• "From my [Mullen] office I dialed Barker's home in Miami and spoke with his wife, Clara.
    "'Clarita,' I said, 'things have gone wrong and Macho's [bernard Barker] been arrested.'
    "I heard a muffled shriek. Then, 'Oh, my God!'
    "'He's got bail money with him,' I told her, 'so maybe he'll be able to get out before dawn. I don't know how these things work, but I think you ought to have an attorney. I've already called one and I want you to call him too.'
    "I gave her Caddy's name and telephone number and asked that she phone Doug and retain him for her husband."

Now, just for the tour participants, Doug, so they don't get too disoriented in this maze, I think I should mention that the "burglars" had been arrested at 2:30 a.m. Hunt and Liddy purportedly already had watched part of the arrest, then collected up a lot of incriminating evidence to plant in the White House, then Hunt had driven Liddy to Liddy's jeep, then Hunt had driven to the Howard Johnson's and gone up to the seventh floor and told Baldwin—who he claims never to have met before, although Baldwin claims otherwise—to "get rid of" all the electronic equipment—which Baldwin drives straight over to McCord's house, naturally—then Hunt had driven to the White House and called you while planting the evidence there, then had gone over to his Mullen office across the street (are you worn out yet?) and called Mrs. Barker and only then made it over to your apartment. (Whew!) And let's remind people that you told the Post Barker's wife had called you "shortly after 3 a.m." :blink:

But we're not done: Hunt finally gets to your apartment, and it could not possibly have been before 3:30 a.m., and you welcome him, having boiled some water for instant coffee—but no milk for his ulcer. And he briefs you on what's happened. And having briefed you—to your dismay of course—he hands you $8,500 and asks you if you "can bail them out."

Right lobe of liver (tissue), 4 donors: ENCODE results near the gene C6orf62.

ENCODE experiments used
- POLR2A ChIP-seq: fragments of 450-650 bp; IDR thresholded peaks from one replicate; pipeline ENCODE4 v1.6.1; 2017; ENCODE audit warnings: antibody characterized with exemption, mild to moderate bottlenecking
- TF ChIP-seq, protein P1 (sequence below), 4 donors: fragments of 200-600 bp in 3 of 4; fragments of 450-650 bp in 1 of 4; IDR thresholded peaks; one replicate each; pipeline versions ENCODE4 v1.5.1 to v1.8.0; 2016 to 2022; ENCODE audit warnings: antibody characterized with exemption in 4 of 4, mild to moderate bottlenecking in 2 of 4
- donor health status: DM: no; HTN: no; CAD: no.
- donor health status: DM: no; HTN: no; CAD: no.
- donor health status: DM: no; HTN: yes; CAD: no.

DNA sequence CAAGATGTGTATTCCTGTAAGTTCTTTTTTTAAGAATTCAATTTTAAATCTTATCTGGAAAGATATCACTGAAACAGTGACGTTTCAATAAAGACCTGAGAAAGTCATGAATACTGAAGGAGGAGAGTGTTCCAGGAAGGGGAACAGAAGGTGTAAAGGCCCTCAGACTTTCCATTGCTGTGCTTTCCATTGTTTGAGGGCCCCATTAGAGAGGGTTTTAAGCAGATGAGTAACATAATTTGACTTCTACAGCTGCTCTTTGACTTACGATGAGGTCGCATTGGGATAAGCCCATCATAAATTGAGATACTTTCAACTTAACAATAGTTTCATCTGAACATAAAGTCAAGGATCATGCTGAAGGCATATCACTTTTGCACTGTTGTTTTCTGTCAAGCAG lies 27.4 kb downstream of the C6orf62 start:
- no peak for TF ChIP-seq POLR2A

And only after all that, with it now having to be pushing at least 4:00 a.m., Hunt claims that he said the following to you, and describes your response:

  • "'Bernie Barker's wife will probably call you and retain you officially to represent her husband and the other men.'
    "Caddy looked at his wristwatch, then went to another room to phone [Caddy's law firm's partners]."

:blink: I'll tell you, Mr. Caddy, for the sake of my sanity and that of the tour attendees, for now I'm going to have to just gloss right over the fact that Hunt's first mention to you of a man you purportedly had only met and spoken to once a whole year earlier was using the chummy "Bernie Barker," and get directly to what you had to have seen when you looked at your wristwatch.

It sure as hell wasn't "shortly after 3 a.m." It had to be considerably later. And there still is no call from Bernard Barker's wife to you. And E. Howard Hunt stays at your apartment all the way through the phone calls from two of your law firm's partners, and all the way through them scaring up Rafferty (an actual criminal lawyer), and all the way through two phone calls from Rafferty, and all the way through you telling Hunt that Rafferty is coming to your apartment so you can tag along like a fifth wheel for reasons nobody in the world knows to this very day—since by your own endless protestations, you were not a criminal lawyer—and when Hunt finally leaves to go home, it's already nearly dawn.

And still there is not one single word about a call having come to you from Bernard Barker's wife while he was there.

Yet just hours later, you told a Washington Post reporter that Clara Barker had called you from Miami "shortly after 3 a.m.," not at the behest of E. Howard Hunt, but because Barker himself had told his wife to call you if Barker hadn't called her by 3:00 a.m.